Bio/Statment

Originally from Upstate New York, Claire E. Roll graduated from Gordon College with a B.A. degree in studio art: concentrating in sculpture. She completed her Post-Baccalaureate program at the School of the Museum of Fine arts in 2014 and holds a Masters of Fine Arts in Sculpture from Boston University. She lives and practices in Boston. Roll has exhibited in many group and solo exhibitions both locally and nationally. She has participated in sculptural symposia in the New England area and has commissioned work nationally and internationally. Roll recently exhibited at the National Association of Women Artists in New York City and has work currently on view at the Fells Historic Estate in Newbury, New Hampshire. She has taught figure drawing and sculpture at Boston University; currently teaches Drawing 1 and 3-D design at Bunker Hill Community College; as well as teaches Stone Carving and is a part of the Junior/Senior Exhibitions Mentorship Program at Gordon College.

 

Artist Statement:

I work reciprocally and responsively to connect the varied identities of raw and reclaimed materials as a woven metaphor; to explore the nature of improvisation as call and response. To sculpt a line, is to touch a line, to reach outside of one’s own space. To feel that line become form — a physical representation of the abstract notion of time — is to understand it intimately and to embrace it as a true and real thing. When time and space become material — much like stone, or earth, or fiber — they can be dually defined as enigmatic entities both physical and transcendent. Likewise, accumulation and erasure of material allow the sum of the elements within a work to push beyond their original singularity while still retaining their identity. They remain ever unique as a part of a larger whole; they ignore rationality, break apart limitations, and embrace a fullness of being.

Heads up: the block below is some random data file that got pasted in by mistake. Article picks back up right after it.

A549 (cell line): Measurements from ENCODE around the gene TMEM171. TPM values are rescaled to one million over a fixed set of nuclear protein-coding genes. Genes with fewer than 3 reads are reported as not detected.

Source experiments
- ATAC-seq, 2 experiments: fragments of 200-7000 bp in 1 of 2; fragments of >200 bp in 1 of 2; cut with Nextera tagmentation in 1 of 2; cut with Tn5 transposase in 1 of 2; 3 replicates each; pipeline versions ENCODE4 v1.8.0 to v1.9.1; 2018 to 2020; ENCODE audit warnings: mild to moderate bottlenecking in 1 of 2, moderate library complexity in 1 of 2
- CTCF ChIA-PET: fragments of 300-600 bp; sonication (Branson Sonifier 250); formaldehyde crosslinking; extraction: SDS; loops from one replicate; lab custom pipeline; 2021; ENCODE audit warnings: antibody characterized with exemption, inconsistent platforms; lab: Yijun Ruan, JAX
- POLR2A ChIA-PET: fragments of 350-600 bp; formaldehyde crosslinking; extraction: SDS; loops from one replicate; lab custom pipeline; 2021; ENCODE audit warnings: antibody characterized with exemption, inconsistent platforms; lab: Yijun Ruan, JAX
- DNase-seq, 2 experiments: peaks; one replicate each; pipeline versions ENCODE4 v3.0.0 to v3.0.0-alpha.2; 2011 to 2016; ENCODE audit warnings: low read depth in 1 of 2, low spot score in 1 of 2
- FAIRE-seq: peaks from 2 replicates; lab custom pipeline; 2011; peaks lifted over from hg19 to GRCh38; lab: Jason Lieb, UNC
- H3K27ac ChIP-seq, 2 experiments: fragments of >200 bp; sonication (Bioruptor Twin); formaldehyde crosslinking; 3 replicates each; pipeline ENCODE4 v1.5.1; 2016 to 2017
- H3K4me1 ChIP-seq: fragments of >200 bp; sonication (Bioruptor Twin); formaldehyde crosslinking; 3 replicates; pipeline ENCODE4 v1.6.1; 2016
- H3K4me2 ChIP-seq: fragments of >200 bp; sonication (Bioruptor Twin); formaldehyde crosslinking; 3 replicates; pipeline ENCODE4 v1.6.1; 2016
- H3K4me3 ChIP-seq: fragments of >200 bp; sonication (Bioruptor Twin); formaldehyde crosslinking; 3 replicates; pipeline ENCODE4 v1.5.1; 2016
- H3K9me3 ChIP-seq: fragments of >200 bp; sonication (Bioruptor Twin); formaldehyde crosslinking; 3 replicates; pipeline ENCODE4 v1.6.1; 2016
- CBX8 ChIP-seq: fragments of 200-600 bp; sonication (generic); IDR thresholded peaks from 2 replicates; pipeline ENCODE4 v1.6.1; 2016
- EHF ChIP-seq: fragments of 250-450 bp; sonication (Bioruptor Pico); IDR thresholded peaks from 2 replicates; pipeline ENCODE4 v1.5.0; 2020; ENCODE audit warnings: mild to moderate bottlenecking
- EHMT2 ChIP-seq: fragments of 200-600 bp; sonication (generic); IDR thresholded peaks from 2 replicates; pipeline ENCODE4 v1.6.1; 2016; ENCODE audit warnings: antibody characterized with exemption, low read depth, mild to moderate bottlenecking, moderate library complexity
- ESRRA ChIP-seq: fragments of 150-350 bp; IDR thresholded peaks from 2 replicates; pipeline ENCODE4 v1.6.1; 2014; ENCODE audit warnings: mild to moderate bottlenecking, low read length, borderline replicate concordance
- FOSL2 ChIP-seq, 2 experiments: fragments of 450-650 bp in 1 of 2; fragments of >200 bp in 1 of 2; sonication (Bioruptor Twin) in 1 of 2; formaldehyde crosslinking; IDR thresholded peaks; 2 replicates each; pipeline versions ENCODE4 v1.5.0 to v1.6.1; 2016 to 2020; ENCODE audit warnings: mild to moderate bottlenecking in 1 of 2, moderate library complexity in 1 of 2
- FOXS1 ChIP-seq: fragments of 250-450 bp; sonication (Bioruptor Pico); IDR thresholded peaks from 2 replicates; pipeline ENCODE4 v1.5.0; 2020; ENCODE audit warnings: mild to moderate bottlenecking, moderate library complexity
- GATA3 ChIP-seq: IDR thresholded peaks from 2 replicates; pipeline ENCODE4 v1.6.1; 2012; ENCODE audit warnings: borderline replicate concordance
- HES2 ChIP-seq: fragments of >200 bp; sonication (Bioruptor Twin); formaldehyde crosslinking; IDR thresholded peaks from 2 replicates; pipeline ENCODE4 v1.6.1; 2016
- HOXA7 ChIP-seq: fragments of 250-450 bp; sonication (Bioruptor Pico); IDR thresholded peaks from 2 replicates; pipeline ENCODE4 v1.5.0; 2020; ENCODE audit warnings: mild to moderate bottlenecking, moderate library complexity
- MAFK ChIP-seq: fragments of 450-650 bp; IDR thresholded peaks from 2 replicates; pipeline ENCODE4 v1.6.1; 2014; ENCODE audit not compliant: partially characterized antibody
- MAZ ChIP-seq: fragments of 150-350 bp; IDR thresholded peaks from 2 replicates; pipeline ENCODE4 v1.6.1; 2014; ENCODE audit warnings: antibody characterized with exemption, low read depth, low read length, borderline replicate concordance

As such, I require my process to hold contradictory questions within the same space; to relocate the “known” so perception can shift in the presence of a tenuous and paradoxical vibration of realities. Embracing the tension created by conscious subversion gives voice to the strength and cerebral rawness of my feminine intentionality while emboldening its delicacy and tenderness. 

The elements and materials in any work or process will invariably speak of their origin; of the time in which they were made. Only through activation — conscious participation — can the authenticity of a work become present once more. As a space or form is encountered, as one autonomous thing chooses to locate itself with another, biases are challenged and identities are decentralized. Access is granted to a realm of simultaneity that renews memory and allows effective consciousness to occur. Reconstructing the relationship between two objects, two materials, two ideas, broadens the definition of reason itself. It begins to separate the flattened and linear quality of verbal logic from more intuitive and complex forms of reasoning. Creating this workable dialectic of self and other, opens the heart to the truth of voices too quiet to hear without pause. 

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